Cleaning CARS: Cutting down on spectral noise pollution

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  • Published: Jan 5, 2012
  • Author: David Bradley
  • Channels: Raman
thumbnail image: Cleaning CARS: Cutting down on spectral noise pollution

In CARS

Researchers at the University of Twente's MESA+ Institute for Nanotechnology and elsewhere have used a "reverse" approach to cleaning CARS, coherent anti-Stokes Raman spectroscopy, images that helps them eliminate background noise.

The interpretation of data from single-molecule optical techniques is fraught with danger. After all, fuzziness due to light interference and other effects distorts the view. Erik Garbacik, Jeroen Korterik, Cees Otto (MIRA Institute for Biomedical Technology and Technical Medicine), Shaul Mukamel (Department of Chemistry, University of California, Irvine, California, USA), Jennifer Herek and Herman Offerhaus have now suggested that taking an opposing view could help clean up the spectroscopic image by eliminating background noise. They detail their approach in the journal Physical Review Letters.

Conventionally, optical spectroscopy would begin with the laser beam incident on the sample and "read" the molecules within. Various methods have then been applied to reduce noise and improve contrast. For instance, the exploitation of polarization dependences of the resonant and non-resonant components of Chi, direct measurement or extraction of the vibrational phase of the oscillators, shaping the phase of a broadband optical pulse to match that of the molecule, or introducing time delays so that the the resonant vibrational state might be probed after the non-resonant coherence has decayed.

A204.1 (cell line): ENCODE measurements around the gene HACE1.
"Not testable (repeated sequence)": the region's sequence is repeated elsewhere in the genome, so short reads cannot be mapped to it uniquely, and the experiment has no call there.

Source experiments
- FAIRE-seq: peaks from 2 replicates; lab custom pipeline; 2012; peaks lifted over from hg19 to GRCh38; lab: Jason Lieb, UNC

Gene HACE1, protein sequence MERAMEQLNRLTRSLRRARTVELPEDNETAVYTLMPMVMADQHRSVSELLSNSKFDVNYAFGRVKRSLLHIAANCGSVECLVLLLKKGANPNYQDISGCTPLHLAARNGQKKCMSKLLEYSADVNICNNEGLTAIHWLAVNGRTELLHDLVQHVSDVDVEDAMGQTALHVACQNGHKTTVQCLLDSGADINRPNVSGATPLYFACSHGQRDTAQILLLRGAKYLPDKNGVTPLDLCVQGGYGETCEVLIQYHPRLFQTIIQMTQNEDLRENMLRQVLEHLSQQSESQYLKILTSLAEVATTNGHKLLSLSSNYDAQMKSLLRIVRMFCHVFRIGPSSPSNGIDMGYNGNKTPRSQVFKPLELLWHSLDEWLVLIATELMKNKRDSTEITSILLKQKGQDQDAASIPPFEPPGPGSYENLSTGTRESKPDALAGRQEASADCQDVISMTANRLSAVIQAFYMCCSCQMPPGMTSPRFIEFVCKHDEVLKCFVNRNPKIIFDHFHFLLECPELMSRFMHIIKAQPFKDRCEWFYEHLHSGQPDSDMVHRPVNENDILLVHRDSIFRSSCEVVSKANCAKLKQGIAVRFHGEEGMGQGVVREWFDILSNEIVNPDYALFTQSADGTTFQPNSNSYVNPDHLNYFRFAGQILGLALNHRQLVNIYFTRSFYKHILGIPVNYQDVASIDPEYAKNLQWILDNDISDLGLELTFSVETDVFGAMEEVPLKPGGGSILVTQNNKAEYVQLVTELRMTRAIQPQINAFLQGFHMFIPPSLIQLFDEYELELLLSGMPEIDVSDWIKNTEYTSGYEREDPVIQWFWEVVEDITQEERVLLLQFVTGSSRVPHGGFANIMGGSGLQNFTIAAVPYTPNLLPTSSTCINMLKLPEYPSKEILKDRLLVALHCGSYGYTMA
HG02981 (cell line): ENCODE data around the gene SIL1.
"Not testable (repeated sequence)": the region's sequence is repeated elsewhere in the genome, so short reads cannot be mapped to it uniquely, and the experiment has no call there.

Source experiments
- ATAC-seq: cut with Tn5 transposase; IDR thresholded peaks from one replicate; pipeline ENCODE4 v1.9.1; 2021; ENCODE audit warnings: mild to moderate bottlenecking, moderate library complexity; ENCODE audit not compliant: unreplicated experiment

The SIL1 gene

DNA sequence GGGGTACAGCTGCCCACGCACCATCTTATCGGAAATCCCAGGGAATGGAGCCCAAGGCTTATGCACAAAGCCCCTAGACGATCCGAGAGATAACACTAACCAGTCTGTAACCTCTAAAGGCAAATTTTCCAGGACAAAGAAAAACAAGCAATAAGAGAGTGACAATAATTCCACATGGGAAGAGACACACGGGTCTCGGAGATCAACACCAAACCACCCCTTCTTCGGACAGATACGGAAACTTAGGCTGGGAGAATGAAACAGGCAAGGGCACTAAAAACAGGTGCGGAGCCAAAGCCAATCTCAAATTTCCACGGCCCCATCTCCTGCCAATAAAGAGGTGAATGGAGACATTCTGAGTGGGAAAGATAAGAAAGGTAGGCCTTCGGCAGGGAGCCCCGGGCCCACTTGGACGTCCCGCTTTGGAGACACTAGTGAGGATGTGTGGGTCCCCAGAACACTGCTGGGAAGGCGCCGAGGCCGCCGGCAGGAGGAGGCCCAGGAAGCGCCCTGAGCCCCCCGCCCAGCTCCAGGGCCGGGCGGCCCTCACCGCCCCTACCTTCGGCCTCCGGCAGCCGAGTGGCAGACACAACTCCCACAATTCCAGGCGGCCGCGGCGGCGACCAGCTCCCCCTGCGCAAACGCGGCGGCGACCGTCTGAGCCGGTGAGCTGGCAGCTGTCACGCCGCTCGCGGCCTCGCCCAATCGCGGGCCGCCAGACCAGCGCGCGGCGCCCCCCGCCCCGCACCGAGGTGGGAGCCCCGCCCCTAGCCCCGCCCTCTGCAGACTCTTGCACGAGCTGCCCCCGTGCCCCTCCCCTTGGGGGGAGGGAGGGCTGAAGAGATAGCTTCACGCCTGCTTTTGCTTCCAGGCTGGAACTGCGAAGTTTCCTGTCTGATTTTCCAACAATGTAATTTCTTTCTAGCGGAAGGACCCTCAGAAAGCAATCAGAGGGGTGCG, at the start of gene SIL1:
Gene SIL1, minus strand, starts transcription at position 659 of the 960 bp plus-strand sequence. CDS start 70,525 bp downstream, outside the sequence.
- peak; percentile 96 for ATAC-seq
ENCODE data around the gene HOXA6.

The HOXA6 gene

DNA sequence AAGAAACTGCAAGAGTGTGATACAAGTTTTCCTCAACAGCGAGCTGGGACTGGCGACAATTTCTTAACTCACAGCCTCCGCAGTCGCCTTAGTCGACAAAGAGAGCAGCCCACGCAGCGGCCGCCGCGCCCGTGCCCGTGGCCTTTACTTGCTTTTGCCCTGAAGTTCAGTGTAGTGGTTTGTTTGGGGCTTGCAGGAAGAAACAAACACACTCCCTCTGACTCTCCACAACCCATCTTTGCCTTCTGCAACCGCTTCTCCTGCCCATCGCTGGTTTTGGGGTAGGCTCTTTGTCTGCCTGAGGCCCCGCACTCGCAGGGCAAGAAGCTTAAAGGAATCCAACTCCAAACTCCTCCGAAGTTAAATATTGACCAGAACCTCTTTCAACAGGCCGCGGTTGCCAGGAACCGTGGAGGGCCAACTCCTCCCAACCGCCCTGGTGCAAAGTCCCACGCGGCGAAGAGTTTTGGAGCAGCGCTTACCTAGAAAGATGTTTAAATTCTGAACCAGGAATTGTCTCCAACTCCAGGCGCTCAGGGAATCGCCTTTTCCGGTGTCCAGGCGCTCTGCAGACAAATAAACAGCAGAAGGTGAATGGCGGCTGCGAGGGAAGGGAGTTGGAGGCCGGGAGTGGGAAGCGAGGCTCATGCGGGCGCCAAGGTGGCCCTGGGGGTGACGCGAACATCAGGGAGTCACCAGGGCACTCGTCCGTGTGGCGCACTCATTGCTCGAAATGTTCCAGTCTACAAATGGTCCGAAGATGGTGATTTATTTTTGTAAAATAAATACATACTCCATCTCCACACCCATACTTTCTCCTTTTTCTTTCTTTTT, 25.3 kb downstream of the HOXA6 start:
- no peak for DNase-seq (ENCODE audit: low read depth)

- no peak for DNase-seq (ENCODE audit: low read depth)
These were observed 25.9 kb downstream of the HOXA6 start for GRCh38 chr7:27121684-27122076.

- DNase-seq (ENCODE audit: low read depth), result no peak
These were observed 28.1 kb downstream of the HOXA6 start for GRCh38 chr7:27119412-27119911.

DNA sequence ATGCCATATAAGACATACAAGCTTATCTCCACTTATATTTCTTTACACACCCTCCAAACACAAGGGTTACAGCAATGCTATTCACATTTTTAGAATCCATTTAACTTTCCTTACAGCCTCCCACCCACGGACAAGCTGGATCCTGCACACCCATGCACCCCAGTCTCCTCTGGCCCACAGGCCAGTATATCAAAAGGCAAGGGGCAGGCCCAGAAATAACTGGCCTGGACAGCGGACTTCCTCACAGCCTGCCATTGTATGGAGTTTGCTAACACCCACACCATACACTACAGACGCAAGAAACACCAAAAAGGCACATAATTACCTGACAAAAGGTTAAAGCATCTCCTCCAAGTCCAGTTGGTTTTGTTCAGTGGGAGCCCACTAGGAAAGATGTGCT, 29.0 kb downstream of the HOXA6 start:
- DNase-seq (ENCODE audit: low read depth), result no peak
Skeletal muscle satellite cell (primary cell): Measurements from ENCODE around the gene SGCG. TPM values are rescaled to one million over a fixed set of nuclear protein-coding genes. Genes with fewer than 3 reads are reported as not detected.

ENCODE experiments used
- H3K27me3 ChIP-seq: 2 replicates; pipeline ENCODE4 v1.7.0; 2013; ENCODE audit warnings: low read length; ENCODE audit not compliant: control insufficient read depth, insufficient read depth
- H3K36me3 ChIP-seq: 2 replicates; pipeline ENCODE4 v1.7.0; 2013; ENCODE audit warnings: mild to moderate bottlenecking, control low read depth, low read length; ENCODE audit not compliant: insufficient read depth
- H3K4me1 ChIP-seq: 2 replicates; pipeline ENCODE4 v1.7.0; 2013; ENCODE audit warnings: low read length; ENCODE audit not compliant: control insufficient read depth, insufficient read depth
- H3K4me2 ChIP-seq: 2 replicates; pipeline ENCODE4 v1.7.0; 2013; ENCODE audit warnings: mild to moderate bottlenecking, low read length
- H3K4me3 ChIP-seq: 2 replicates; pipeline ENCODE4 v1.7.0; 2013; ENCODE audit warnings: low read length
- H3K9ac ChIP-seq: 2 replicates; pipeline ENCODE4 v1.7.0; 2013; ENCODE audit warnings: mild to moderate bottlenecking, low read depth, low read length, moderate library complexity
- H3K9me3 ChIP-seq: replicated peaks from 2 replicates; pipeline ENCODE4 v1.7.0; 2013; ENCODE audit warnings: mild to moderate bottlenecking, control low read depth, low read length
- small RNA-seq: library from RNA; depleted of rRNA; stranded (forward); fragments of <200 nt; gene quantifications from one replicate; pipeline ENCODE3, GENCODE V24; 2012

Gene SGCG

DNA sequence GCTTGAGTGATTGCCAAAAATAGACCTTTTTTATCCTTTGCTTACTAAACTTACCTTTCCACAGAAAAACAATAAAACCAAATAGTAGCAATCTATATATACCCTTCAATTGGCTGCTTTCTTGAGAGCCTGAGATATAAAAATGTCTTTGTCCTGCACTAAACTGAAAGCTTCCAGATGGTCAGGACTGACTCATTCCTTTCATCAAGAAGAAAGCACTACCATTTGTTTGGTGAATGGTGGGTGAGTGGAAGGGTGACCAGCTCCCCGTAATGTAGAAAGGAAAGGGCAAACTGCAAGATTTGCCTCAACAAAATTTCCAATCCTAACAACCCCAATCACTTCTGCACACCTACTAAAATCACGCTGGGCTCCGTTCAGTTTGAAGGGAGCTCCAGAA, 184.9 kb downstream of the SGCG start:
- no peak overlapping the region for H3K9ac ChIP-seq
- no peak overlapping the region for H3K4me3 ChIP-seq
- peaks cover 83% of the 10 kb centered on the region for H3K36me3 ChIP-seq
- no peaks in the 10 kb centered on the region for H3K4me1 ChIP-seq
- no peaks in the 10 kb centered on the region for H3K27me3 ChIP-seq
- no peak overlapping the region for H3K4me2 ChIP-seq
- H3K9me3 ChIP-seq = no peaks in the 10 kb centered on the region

Theoretical CARS

However, what if one were instead to begin with the molecule in CARS spectroscopy? Mukamel and colleague Rahav in California have considered a focus on energy transfer from a molecular quantum mechanical point of view. Given that CARS is already an established and powerful technique used in food testing and medical imaging, which has the major advantage of requiring no fluorescent tags or labels to make manifest a molecular image, such a notion could be exploited to reduce background noise complications.

The research team begins by examining the the molecule's energy levels first to give us Vibrational Molecular Interferometry, which, the team says, will vastly expand the uses of CARS and related techniques. Essentially, the process allows them to carry out non-linear microspectroscopy in an intuitive way so that they can extract the vibrational response directly. "Three optical fields create a pair of Stokes Raman pathways that interfere in the same vibrational state," the team explains. "Frequency modulating one of the fields leads to amplitude modulations on all of the fields." They can thus undertake high-speed imaging without interference from the non-resonant background, the noise that reduces contrast, and so distinguish between the electronic and vibrational contributions to the overall signal.

The team has demonstrated proof of principle in imaging a mayonnaise sample in which the normal, strong non-resonant background due to water is effectively removed from the "equation" using their approach.

The researchers summarise their approach: "We have demonstrated a new quantum mechanical approach for non-linear microspectroscopy that exploits interference between two competing Stokes Raman pathways by analogy to coherent control." They add that the technique could make it possible to "convert CARS into a fully dissipative technique."


The views represented in this article are solely those of the author and do not necessarily represent those of John Wiley and Sons, Ltd.

Researchers at the University of Twente's MESA+ Institute for Nanotechnology have used a
Mayo in CARS? 

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